President Lyndon Johnson tries to finance both his Great Society programs at home and the American war in Vietnam. This produces a large US Federal budget deficit, which, coupled with easy monetary policy, results in: High inflation in the United States and An increase in U.S. spending for cheaper imports As a result, the United States balance of payments moves from a surplus into a deficit. Dollar is seen by the market as overvalued. Foreigners become concerned about holding overvalued U.S. dollars at a rate of $35 an ounce. Markets are suggesting it should take more than $35 to buy 1 oz of gold.

U.S. Balance of Payments: By the mid-1960, the U.S. balance of payment is showing marked deterioration. 1965 And 1971, the U.S. merchandise trade balance actually moves into deficit. But, U.S. dollar is still pegged at $35 per ounce. And now is starting to be seen by markets as overvalued. The Last Years of Bretton Woods: By 1970, financial markets are unwilling to hold the overvalued 1970 -1973 U.S. dollar. Dollars are sold on foreign exchange markets.

Central banks engage in massive intervention in an attempt to hold their Bretton Woods par values. This puts downward pressure on the exchange rate for dollars. And upward pressure on the exchange rate for foreign currencies. They buy U.S. dollars as they are sold in markets. As a result, foreign holdings of dollars increase dramatically and eventually exceed U.S. gold holdings. By 1971, gold coverage for U.S. dollars had dropped to 22%. Then, in August 1971, President Nixon suspends dollar convertibility into gold. In response, more dollars are sold on foreign exchange markets and

the dollar trades lower in response (and foreign currencies appreciate). U.S. government expresses an interested in forging a new fixed exchange rate system, but one without gold. Smithsonian Agreements, In December 1971, ten major counties meet in 1971 Washington, D.C. Meeting results in the Smithsonian Agreements, whereby: Key countries agree to revalue their currencies (e.g., yen 17%, mark 13.5%, pound and franc 9%) In return, the U.S. agrees to raise the dollar price of gold from $35 to $38 an ounce.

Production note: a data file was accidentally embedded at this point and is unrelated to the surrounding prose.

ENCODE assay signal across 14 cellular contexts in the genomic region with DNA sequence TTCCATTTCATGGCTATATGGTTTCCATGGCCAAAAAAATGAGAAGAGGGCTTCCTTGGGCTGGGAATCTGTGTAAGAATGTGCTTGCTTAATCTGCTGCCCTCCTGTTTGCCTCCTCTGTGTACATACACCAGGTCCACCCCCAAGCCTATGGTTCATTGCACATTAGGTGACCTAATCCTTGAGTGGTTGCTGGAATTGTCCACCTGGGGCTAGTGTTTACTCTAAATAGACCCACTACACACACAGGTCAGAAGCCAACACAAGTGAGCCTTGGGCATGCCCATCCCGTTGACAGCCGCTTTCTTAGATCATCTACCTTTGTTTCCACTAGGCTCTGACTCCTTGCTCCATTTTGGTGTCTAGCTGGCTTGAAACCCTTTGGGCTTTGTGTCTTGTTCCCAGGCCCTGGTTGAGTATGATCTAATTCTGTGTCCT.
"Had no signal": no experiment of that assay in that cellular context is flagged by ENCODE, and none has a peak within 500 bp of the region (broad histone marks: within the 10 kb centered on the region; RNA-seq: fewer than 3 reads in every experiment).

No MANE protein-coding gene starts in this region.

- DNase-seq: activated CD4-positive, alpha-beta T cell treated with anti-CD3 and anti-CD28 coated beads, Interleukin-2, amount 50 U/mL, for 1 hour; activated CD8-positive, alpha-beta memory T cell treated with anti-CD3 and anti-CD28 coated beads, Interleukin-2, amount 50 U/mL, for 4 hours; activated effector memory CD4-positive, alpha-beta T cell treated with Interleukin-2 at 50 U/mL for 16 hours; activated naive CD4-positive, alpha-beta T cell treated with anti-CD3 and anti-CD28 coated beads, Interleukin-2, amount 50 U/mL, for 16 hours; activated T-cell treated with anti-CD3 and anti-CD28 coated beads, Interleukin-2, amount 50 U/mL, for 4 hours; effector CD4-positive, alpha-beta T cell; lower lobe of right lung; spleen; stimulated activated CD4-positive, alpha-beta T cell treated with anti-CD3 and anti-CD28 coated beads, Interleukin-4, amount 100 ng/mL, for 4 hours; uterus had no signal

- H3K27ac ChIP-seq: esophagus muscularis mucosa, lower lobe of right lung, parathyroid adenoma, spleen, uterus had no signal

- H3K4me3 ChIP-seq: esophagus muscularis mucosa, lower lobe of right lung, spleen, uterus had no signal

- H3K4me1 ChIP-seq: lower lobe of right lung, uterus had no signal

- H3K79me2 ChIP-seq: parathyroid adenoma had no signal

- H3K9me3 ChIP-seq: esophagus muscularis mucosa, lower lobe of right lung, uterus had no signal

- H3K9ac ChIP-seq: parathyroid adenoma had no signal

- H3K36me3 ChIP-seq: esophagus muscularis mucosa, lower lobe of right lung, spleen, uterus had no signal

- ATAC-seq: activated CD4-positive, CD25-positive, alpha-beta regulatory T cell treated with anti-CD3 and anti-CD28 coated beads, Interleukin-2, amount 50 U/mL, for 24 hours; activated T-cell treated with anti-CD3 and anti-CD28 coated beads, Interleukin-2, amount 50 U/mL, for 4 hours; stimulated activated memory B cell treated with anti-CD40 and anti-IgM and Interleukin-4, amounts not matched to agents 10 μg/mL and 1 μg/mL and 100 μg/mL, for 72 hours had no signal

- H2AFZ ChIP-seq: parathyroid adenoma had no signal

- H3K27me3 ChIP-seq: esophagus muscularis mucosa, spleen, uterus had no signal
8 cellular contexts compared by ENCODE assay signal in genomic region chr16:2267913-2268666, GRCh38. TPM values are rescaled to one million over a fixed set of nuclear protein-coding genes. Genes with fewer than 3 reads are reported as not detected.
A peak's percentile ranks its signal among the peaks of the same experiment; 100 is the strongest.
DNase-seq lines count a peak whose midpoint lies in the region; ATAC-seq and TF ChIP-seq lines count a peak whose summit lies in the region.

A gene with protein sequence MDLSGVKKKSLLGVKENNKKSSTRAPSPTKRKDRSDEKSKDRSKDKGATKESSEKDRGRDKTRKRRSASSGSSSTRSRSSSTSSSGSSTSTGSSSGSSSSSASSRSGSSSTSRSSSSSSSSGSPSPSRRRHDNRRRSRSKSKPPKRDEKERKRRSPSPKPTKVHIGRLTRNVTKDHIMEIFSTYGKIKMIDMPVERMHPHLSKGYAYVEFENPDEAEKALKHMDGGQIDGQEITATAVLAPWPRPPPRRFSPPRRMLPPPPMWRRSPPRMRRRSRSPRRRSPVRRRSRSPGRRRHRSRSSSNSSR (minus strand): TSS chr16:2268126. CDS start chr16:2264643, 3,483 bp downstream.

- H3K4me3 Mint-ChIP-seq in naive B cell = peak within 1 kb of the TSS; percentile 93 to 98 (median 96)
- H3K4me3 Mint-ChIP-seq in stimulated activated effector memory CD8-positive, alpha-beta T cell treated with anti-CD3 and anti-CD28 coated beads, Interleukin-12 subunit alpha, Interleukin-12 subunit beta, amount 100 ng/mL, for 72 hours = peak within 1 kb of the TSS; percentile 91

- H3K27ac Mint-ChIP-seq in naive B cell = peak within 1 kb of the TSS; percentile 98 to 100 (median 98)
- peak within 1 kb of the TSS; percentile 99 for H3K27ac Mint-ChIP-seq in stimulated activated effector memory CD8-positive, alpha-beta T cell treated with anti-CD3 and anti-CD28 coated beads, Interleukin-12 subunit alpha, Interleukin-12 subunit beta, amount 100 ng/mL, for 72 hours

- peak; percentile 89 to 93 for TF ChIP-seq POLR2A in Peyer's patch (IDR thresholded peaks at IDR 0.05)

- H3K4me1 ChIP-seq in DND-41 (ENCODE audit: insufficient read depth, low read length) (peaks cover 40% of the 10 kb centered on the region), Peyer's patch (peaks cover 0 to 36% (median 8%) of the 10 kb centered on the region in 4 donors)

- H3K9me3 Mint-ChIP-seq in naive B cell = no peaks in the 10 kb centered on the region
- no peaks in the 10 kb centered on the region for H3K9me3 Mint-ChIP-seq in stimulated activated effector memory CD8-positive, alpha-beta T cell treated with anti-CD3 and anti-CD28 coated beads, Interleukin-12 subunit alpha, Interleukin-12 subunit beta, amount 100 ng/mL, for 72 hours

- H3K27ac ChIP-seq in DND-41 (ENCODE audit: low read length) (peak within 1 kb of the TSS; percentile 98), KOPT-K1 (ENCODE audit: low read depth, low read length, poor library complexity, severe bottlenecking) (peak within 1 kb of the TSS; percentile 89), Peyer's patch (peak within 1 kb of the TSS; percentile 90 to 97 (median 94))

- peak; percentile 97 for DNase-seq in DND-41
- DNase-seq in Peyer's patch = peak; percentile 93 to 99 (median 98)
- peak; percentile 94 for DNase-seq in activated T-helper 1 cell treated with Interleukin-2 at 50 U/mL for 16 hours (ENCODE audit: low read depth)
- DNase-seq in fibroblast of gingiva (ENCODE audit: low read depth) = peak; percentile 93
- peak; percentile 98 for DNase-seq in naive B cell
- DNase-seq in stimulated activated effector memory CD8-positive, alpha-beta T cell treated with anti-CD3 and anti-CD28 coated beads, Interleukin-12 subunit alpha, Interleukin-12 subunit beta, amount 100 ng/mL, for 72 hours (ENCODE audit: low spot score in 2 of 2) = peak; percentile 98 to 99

Combined, this was equivalent to a effective dollar devaluation of 8.57%. However, this dollar devaluation had no significance because the dollar remained inconvertible. But currencies were also allowed to fluctuate + or 2.25%. The Dollar Collapses, 1973 13 months after the Smithsonian Agreements, the dollar comes under renewed attack. February 1973, markets sell off dollars again. Central banks again intervene and buy dollars. On February, 12th, 1973 the dollar is devalued further to $42.

But the price of gold on the London gold markets is $70 per ounce. Japan and Italy finally let their currencies float on February 13th. France and Germany continue to manage their currencies in relation to the dollar. In response to mounting speculative currency flows, foreign exchange markets are closed on March 1, 1973, and reopen on March 19, 1973. The Collapse of Bretton Woods On March, 19 , 1973, when foreign exchange th markets reopen, major countries float their

currencies: On March 19, 1973, the list floating their currencies includes Japan, Canada, and Western Europe. The Bretton Woods fixed exchange rate system effectively ends on this date. And by June 1973, the dollar floats down an average of 10% against the major currencies of the world. 1975 Jamaican Agreement In January 1975, IMF member countries meet for the first time since the end of Bretton Woods in Jamaica and agree to the following:

To officially accept flexible exchange rate regimes and, Agree, that central banks should intervene (e.g., buy and sell their currencies) in foreign exchange markets to deal with unwarranted currency volatility. These meetings are referred to as the Jamaican Agreement. Early Post Bretton Woods During the years immediately after the collapse of Years Bretton Woods, the dollar fluctuates, but no discernable trend is observed at first. Consensus view is that during these early years the new system works fairly well. And, by the end of 1973, the dollar actually recovers in response a strengthening U.S. balance of payments position brought about by the weak dollar.